The UK government's recent budget announcement focused on the four E's - Education, Enterprise, Employment, and Everywhere. The announcement confirmed that up to £20 billion will be allocated to support the early development of carbon capture storage and usage (CCUS). Disappointingly, at least to those in the North East of Scotland, the region's Acorn capture carbon project was not mentioned, in contrast to similar projects in England which were highlighted. While this has been met with a certain amount if dismay in some circles in the North East, hope for further information in the coming weeks remains.
CCUS is the process of separating carbon dioxide from industrial sources, e.g., burning fossil fuels, for storage and/or use. The technology may be a key enabler for countries exploring how to meet their net zero targets, including the UK's 2050 target. As fossil fuels are a necessary part of the energy mix, at least until renewable sources can be ramped up, the carbon output of these conventional energy sources can be captured and stored to reduce (and potentially eliminate) the environmental impact. Adopting CCUS could assist in meeting the commitment to limit the global mean temperature increase to 1.5 degrees Celsius.
CCUS is not new. The first carbon capture plant was proposed in 1938 and CCUS projects have been running since at the 1970s around the world. However, significant scaling up is needed to offset current CO2 emission levels. The government's stated financial commitment could accelerate the growth of CCUS in the UK and allow it to become a world leader in a potentially huge international market.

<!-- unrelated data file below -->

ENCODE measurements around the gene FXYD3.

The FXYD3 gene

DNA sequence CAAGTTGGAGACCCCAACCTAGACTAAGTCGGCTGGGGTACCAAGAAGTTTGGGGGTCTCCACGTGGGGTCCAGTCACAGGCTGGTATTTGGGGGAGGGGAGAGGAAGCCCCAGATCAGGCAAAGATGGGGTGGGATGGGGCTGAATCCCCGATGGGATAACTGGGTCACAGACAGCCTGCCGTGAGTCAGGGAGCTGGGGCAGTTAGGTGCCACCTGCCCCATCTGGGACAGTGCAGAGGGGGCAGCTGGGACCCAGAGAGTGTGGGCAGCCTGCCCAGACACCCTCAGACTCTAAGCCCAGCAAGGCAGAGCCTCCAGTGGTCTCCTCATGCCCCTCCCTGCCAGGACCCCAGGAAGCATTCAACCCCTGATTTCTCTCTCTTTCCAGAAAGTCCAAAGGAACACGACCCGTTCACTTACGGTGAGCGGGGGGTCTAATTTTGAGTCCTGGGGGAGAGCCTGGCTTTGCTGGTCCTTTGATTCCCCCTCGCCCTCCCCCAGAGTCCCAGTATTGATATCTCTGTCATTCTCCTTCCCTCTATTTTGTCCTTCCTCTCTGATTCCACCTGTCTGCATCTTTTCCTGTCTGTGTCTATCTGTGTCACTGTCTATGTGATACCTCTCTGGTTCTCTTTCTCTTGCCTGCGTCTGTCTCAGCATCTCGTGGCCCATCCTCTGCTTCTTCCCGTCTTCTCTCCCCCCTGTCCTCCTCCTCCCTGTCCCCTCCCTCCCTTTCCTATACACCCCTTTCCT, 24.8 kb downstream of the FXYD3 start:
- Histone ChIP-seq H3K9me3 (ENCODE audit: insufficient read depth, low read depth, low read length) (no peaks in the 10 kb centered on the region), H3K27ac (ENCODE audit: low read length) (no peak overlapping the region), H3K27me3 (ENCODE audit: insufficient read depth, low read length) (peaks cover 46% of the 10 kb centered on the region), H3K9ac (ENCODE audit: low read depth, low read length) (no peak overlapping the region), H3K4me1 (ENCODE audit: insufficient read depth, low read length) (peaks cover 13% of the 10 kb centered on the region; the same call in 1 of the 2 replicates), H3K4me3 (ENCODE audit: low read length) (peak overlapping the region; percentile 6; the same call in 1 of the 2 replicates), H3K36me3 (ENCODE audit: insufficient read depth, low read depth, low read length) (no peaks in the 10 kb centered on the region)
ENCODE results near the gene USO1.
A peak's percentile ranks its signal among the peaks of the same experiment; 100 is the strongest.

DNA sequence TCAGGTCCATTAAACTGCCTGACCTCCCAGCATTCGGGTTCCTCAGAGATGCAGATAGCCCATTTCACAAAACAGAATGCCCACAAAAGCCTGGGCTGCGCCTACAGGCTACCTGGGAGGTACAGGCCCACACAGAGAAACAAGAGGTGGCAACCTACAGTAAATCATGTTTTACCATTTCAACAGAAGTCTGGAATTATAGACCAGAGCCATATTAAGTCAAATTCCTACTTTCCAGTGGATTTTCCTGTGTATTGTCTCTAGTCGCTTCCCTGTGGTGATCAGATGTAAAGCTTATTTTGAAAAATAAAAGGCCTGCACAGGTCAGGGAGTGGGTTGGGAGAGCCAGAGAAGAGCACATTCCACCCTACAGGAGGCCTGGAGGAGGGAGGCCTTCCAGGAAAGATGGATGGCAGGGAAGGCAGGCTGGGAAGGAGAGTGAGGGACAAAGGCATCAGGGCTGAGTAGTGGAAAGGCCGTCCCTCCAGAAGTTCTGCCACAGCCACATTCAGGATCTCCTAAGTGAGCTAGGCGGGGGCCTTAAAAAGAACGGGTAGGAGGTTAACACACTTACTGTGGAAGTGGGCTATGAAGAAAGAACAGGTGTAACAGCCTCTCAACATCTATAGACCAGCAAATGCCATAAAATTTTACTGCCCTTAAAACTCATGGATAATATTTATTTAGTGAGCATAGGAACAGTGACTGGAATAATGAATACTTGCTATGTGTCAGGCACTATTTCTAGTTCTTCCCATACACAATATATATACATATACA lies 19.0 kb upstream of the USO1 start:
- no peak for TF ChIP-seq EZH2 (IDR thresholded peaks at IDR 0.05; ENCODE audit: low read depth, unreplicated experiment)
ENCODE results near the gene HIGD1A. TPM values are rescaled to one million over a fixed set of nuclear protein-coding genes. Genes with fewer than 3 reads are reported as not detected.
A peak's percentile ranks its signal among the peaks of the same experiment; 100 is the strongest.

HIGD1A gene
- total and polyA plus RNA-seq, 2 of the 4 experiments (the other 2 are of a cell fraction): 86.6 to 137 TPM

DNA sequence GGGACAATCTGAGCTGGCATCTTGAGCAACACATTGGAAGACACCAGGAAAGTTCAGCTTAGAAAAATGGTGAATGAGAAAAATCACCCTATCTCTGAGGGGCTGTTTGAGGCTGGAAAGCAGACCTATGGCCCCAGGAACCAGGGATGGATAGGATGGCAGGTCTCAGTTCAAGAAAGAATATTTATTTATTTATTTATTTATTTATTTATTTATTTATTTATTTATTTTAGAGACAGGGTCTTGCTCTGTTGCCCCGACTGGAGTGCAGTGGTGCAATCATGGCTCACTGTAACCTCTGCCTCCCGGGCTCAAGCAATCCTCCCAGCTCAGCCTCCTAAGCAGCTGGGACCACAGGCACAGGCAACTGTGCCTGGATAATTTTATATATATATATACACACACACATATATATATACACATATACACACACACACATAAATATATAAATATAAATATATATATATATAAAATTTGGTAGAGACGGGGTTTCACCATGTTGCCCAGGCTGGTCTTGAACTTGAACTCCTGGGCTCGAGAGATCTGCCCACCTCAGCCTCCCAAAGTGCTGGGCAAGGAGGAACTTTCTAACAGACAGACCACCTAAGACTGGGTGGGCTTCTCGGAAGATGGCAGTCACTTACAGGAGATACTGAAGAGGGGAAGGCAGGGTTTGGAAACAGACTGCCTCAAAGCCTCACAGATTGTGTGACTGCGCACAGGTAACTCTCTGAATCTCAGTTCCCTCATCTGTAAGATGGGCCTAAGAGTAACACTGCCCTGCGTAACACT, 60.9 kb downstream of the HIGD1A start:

The UK has a wealth of experience in the oil and gas sector, and it is from this sector innovative solutions could be developed to scale CCUS given the overlapping knowledge base between the two industries. However, the current implementation of the Energy Profits Levy ("windfall tax") may negatively impact innovation. While the tax includes an investment allowance, this allowance is not stopping oil and gas majors from moving investments from the UK to more favourable markets thereby reducing private R&D spending in CCUS. Rethinking the EPL so that it incentivises innovation in targeted sectors such as CCUS could ensure private R&D is available to match public spending. In addition to the £20 billion announced, the government must act quickly to establish the 12 investment zones also announced in the budget. Again, the potential tax savings of such zones may prevent lucrative private investments from going elsewhere.
The government is working on a "Green Day" announcement due to be released by the end of March, and it may this will address these concerns while ensuring the UK has energy security in the coming decades. Enterprise, Employment, and Everywhere - three of the key tenets of the announcement - when it comes to energy and the environment, the only way to enable these is through innovation provided by public and private R&D spending.
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